This long post, and its many replies discuss (among other things) a moderator’s decision to annul a ranked game. Since this post was originally made, the moderator reached out to me and:
- graciously apologised , and
- reversed the decision to annul the ranked game.
I am grateful for this resolution. Thank you @Kosh!
My faith that the results on the board will stand has been restored.
The rest of this post will remain as it originally appeared for continuity, but for the sake of keeping the peace, I want to highlight this happy, and speedy resolution to anyone that may be new to the thread.
I’ve had a 20 year love affair with Go. True, this relationship has run a bit hot and cold at times. But since discovering this server about a year ago, the old flame was reignited and burning brightly. I’ve logged some 658 ranked games. I couldn’t be more grateful for this renascence, and each and every surprise as it unfolded on the board (especially during the pandemic, when other options were scarce).
But, four days ago, because of an outcome I could never have predicted, I played a game which completely broke this Go player’s heart. I’ve not found joy in the game ever since. It’s in a humble attempt to process what happened that I recount the events.
Let’s begin with the question at the heart of it all: Could there be any move more hopeless than white’s first move in a handicap game? We all know the feeling. Stones are given, we play white, and move after move, we are unable close the gap. Our opponent plays beautifully and relishes as the handicap transforms first into thickness, and then into an enormous moyo. Nothing short of a catastrophic blunder by our opponent could turn the game around.
But as experienced Go players, we know: mistakes do happen in games, often. Sometimes, the only way forward for white is to keep our fighting spirit alive. Create a tenuous web of complexity on the board, and give our opponent opportunity to make a mistake. As long as there is possibility for an upset, we fight on. Indeed, the alternative would seem to be to resign on the first move of any handicap game.
My heartbreak game is just such game.
We can see that by move 128, black has built a beautiful moyo in the center. My opinion at the time was that straightforward reductions would no longer do. It seems a deep invasion, however grim the odds, was the only path to victory.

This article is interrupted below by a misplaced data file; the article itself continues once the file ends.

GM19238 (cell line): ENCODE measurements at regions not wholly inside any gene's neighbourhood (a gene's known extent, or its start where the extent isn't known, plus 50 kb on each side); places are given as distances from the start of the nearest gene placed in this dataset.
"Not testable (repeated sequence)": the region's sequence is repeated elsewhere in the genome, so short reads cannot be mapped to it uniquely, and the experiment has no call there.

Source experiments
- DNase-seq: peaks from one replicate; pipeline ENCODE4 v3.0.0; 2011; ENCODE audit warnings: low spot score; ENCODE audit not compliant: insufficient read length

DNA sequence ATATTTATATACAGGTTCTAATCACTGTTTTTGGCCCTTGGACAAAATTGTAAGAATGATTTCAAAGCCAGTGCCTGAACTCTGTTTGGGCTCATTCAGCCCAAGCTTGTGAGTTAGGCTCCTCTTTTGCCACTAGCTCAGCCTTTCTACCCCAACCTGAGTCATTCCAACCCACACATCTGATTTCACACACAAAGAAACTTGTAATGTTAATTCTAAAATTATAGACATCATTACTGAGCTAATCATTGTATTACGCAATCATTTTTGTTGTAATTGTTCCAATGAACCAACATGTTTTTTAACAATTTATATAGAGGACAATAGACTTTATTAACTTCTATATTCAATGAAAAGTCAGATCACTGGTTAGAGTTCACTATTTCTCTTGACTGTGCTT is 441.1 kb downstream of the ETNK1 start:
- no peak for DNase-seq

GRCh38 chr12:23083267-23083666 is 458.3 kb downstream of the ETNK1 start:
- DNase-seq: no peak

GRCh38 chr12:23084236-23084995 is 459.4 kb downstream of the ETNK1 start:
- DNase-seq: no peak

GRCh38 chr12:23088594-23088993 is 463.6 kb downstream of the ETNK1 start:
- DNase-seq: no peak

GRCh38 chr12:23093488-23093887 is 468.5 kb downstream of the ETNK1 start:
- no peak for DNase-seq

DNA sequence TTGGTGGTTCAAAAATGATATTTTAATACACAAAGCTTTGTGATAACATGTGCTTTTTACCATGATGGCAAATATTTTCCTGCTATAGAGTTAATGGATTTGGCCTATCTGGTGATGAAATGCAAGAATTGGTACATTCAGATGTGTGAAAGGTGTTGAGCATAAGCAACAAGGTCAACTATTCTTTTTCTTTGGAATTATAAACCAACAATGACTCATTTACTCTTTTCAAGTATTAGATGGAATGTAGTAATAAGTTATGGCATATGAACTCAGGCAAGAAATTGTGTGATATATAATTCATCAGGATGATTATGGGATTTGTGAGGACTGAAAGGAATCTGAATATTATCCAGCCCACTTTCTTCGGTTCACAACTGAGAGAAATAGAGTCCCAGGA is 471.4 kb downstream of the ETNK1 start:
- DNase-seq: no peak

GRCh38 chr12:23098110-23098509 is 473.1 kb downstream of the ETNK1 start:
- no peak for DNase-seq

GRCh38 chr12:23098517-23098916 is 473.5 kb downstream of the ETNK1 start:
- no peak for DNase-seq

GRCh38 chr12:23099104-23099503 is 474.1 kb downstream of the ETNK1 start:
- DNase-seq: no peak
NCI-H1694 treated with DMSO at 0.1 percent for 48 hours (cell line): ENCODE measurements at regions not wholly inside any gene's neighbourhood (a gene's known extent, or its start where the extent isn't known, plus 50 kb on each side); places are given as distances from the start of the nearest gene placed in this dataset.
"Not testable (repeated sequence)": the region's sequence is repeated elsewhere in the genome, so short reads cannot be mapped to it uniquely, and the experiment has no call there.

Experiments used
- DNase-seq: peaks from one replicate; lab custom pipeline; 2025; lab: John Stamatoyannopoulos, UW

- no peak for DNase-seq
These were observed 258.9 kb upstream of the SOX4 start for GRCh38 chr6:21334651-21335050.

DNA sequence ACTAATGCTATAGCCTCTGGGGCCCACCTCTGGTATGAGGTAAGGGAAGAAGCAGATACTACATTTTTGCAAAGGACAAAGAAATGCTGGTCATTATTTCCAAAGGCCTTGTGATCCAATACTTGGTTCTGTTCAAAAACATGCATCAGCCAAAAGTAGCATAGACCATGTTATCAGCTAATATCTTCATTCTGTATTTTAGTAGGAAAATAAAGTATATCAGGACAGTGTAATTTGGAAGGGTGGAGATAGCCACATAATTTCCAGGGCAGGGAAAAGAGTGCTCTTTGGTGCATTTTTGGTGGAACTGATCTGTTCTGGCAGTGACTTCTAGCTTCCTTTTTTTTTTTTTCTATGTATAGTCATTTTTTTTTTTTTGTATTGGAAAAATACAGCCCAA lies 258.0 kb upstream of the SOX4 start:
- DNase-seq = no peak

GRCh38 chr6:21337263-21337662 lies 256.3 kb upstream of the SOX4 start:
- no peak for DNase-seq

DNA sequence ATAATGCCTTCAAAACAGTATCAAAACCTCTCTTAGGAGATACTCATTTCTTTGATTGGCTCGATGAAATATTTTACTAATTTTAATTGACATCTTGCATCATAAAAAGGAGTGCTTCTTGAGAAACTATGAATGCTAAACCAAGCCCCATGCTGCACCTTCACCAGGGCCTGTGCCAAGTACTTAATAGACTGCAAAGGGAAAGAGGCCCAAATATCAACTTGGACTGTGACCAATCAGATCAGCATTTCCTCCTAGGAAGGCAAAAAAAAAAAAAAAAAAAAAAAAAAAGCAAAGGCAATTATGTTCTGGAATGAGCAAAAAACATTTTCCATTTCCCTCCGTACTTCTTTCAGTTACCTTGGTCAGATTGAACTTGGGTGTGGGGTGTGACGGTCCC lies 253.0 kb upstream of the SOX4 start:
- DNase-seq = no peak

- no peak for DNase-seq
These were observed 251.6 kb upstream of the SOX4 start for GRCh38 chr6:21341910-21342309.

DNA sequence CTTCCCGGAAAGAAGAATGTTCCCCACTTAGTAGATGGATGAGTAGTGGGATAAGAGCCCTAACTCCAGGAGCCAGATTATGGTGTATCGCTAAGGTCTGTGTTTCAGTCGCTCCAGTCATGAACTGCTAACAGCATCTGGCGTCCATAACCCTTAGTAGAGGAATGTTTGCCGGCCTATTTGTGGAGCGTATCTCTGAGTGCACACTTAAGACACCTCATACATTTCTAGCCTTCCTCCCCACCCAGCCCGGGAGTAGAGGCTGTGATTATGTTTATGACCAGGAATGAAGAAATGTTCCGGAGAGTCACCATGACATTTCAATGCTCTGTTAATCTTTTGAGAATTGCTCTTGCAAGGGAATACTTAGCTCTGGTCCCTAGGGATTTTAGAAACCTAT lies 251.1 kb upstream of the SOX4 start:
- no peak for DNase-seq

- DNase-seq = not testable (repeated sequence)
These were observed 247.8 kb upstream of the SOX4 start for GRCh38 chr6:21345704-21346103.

A Cut and a Ko: by move 183, groups A and B are locked in heated battle. In theory, heated battles favour the stronger player…
By move 196, I’ve scrapped together a favorable position. Groups A and B face off with four liberties each, white has sente…
Move 204. Ah, the comedy of life, I’ve blundered away a beautiful opportunity. Black’s four liberties loom over white’s three.
But then another upset: Group A hangs in atari with just one liberty. Group B has just two. Black’s move (236) gives atari on the lone stone at C. White responds at 1, black does not notice the atari on group B and instead of capturing group A, plays an endgame reduction at 2! White captures group B, with a play at 3, and black immediately resigns the game.
As this game shows, major upsets happen on the board. And there is no way of predicting the result of a game until the last stone is played. But I was completely unprepared for what happened next. After resigning, my opponent contacted @kosh, a site moderator, and had the results of the ranked game annulled!
Via private message, I reached out to my opponent. I asked him to explain why he chose to do this. I told him it was bothering me a lot. As of this writing, I have received no reply.
Regarding our annulled game, I received the following private message from the moderator:
“Please don’t play pointless “stalling moves” as you did here. While players are allowed to proceed to scoring they are not entitled to gratuitously stall in games.”
I appealed my case to @Kosh, He remained firm. His final word were: “I am sorry that you disagree with my ruling and you may ofc adjust your use of the site as you see fit.”
This is a troubling and chilling precedence. It all feels so arbitrary. As my opponent’s blunder and resignation demonstrate, while the odds of victory past move 204 where grim, they were provably not zero. What @Kosh calls stalling moves, I call successful use of misdirection.
And here in lies the real problem. Unlike my opponent and the moderator, I know my thoughts and intentions during the game. And the fact of the matter is, I was not stalling. I was fighting the grim fight. Soldering on despite the odds. So the message I’m hearing from all this is: my fighting spirit isn’t welcome on online-go.com. Neither my opponent nor the site moderators are interested in me playing my best game here. Perhaps it would have been best for everyone (myself included), if I had just resigned on move one. After all, when your opponent has three corners to your one, isn’t every move stalling the inevitable?
In all my tournament games, all my face to face games, all my online games, I have never encountered this sentiment.
And frankly, it seems the joy of Go had died in me for a time.
I don’t know what comes next. Will I gently set Go down, and pick up another hobby? Will my 20 year love of the game ever burn so bright again? Will I find a new perspective on this bizarre incident that lets me make peace with what happened? Will I ever be free of the troubling implication that no matter which opponent I face, the outcome on the board is never final and may at any time be subject to arbitrary post game rulings of the moderators?